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'Zero days' clear the haze, pave the ways to achievement

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People hiking the length of the 2,200-mile Appalachian Trail regularly log 10 to 20 miles daily. The only way to accomplish the feat is to keep at it.

Now and then, though, hikers take what is called a “zero day” – when they take a break and don't hike, making no progress on the trail.

Zero days are necessary for several reasons. They give the body time to recharge and rest and to accomplish tasks that enable them to continue hiking, such as restocking supplies, grabbing a home-cooked meal and doing laundry.

These zero days are essential to the mental and physical health of the hiker.

This philosophy also applies to professionals. Though you may not necessarily take a zero day, it is vital to your physical and mental health to step away from your job for a bit to do the things that enable you to continue your work when you return.

The late Stephen R. Covey, in his seminal work, “The 7 Habits of Highly Effective People,” referred to this as “sharpening the saw” or working for continuous improvement.

Whatever you do in your daily work or practice, it is essential to continue learning about it. The pace of change is ever increasing, and being a lifelong learner will allow you to stay current with your business and be able to change as the markets change.

They say if you are not moving, you get left behind. This is true to what we do daily. Strive to be a lifelong learner and continually work to hone your craft.

This can be done in many ways. It can be reading books on your profession, attending conferences, listening to podcasts or getting a degree.

For me, writing columns and articles helps me stay current, as I research and stay engaged in my profession.

Another way to improve your craft is to get away from it for a while.

While it is important to stay current and involved, sometimes it is equally beneficial to remove yourself from the noise of life.

This is often why we get our best ideas in the middle of the night.

Or why, when doing something totally unrelated to work, we get inspiration or discover a new viewpoint.

It reminds me of a story about changing your perspective.

A farmer lost his beloved pocket watch in his barn. He looked frantically through the hay bales and on the floor, but could not find it.

Despondent, he left the barn thinking he would never again see his watch.

His young son asked to search for the watch and entered the barn. Five minutes later, he walked out, clutching the watch.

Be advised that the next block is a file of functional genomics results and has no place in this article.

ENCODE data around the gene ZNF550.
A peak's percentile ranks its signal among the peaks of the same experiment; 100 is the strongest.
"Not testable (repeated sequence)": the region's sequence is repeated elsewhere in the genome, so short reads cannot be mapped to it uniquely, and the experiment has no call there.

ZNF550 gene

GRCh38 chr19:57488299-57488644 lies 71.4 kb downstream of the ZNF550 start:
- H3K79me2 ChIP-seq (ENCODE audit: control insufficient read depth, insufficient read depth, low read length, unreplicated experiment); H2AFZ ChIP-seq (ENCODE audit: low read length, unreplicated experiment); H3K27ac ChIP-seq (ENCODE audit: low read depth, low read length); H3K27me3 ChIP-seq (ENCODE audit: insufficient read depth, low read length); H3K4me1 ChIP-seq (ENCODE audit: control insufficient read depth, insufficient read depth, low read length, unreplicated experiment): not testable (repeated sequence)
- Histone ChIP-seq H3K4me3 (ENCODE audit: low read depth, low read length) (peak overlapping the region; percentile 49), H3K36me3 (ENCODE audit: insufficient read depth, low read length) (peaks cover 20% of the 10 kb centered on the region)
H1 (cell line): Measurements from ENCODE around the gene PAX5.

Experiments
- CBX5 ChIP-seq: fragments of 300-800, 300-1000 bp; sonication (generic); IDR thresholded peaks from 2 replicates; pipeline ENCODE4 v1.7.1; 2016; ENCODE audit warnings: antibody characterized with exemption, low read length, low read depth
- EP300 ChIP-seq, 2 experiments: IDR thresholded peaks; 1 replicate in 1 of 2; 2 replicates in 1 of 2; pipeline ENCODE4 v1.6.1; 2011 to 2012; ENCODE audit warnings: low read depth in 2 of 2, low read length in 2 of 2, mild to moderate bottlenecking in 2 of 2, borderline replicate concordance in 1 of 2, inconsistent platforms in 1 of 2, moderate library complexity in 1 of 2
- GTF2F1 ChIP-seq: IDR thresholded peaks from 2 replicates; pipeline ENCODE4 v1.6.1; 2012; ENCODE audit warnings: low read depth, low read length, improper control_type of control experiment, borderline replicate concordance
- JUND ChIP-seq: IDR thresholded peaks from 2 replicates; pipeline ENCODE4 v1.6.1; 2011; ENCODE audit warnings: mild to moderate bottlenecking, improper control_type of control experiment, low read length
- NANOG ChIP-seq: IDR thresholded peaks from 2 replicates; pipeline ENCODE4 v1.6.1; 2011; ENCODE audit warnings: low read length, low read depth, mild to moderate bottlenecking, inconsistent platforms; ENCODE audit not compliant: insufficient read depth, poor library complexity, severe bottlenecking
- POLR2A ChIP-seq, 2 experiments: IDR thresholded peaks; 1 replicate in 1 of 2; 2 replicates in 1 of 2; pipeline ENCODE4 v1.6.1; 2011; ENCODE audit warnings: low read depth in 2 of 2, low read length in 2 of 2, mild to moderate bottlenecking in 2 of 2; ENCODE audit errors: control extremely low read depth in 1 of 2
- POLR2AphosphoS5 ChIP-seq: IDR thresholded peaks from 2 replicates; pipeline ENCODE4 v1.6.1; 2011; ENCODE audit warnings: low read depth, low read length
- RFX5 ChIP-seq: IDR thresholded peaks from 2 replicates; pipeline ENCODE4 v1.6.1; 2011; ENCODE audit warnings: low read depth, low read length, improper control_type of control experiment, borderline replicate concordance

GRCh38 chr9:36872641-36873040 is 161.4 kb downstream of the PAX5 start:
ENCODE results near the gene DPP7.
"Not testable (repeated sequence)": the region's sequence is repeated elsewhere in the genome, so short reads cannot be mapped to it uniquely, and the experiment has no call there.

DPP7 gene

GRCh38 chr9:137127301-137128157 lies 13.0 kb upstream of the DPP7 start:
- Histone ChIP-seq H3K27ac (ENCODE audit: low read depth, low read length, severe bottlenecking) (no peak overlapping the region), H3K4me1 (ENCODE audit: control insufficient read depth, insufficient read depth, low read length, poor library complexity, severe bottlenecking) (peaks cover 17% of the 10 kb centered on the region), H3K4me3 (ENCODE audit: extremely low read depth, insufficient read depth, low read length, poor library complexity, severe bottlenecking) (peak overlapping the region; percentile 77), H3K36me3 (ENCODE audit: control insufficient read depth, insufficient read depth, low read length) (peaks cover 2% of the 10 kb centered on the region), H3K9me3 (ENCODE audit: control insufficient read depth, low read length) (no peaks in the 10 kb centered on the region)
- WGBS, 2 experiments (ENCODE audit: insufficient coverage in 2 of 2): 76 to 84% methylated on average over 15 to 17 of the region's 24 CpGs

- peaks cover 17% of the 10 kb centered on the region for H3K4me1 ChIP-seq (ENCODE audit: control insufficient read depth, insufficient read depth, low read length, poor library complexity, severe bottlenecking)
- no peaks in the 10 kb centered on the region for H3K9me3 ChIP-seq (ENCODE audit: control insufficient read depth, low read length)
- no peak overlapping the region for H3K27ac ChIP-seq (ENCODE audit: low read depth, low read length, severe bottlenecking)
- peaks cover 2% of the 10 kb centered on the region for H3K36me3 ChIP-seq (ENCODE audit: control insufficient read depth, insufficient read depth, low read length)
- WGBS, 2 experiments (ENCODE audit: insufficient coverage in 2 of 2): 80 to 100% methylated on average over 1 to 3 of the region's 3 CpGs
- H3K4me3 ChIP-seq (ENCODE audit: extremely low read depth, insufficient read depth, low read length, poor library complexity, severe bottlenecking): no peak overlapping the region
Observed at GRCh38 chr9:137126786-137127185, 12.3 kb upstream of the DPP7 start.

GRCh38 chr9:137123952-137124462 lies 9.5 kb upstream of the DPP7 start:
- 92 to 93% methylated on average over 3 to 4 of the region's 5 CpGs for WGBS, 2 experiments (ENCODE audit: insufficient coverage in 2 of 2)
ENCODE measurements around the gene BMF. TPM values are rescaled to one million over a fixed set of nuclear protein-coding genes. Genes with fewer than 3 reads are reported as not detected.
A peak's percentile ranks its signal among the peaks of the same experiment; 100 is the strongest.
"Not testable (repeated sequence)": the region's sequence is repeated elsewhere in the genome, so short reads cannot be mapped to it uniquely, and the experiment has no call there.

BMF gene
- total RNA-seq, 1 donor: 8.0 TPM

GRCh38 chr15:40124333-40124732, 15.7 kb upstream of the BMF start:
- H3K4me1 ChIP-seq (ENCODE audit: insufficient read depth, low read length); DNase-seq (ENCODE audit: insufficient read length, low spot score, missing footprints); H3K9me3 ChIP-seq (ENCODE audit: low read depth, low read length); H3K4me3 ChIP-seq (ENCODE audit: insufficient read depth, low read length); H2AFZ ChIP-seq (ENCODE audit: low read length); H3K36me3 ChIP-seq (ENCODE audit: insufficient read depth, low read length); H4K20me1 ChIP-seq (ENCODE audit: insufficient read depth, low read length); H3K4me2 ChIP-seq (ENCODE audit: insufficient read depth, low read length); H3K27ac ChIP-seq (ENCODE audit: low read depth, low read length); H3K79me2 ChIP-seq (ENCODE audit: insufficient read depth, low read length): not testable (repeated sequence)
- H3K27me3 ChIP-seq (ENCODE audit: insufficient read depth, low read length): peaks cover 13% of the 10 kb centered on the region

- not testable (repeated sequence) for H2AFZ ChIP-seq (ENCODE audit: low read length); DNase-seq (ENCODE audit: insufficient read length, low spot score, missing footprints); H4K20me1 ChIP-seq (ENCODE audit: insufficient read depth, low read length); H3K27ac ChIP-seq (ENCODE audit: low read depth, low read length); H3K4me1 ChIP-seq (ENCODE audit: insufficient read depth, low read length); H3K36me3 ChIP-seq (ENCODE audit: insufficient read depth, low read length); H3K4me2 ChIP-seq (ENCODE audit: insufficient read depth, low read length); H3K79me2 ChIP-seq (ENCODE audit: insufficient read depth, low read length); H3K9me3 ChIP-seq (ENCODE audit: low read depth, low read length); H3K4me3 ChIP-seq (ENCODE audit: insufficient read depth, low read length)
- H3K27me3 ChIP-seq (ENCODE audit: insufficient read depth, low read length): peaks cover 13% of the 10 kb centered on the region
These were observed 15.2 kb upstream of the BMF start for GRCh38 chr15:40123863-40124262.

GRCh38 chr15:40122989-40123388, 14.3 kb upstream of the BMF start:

The farmer was astonished. He asked how he found it so easily.

“While you noisily looked for the watch as you normally look for things, I sat in the middle of the barn and was totally quiet,” the boy said. “I heard the ticking and found the watch.”

From this story, we learn that removing ourselves from the situation is sometimes the way to get more done. It allows us to see things from a different perspective, opening new possibilities.

It is one thing to say you are going to do these things, but to really be beneficial, you need to hold yourself accountable. On paper, write specific action items related to your zero day attempt to sharpen your saw:

PHYSICAL: List what you are going to do to promote better physical health.

It could be promising to take the stairs instead of the elevator, running a 5K or cutting alcohol or carbs from your diet.

EMOTIONAL: What will you do to promote better emotional health? What can you do to improve something that will lead to better emotional health?

This can include yoga or meditation, attending a spiritual service or reconnecting with old friends and colleagues.

INTELLECTUAL: What can you do to work your mind and improve yourself from an intellectual perspective? Read a book, return to college or take a class?

It doesn't necessarily have to be specifically related to your craft. Reading an intellectually stimulating book or novel can work just as well as reading a trade journal, perhaps even more so.

If you do these exercises and post this where you can see it daily and hold yourself accountable, you will see the value of working to improve yourself.

It will make your work life much more fulfilling and help improve your overall physical, mental and emotional health.

Tom Bux is the director of the Center for Leadership and Workforce Development (workforce.lccc.edu) at Lehigh Carbon Community College, Schnecksville. He can be reached at tbux@lccc.edu.

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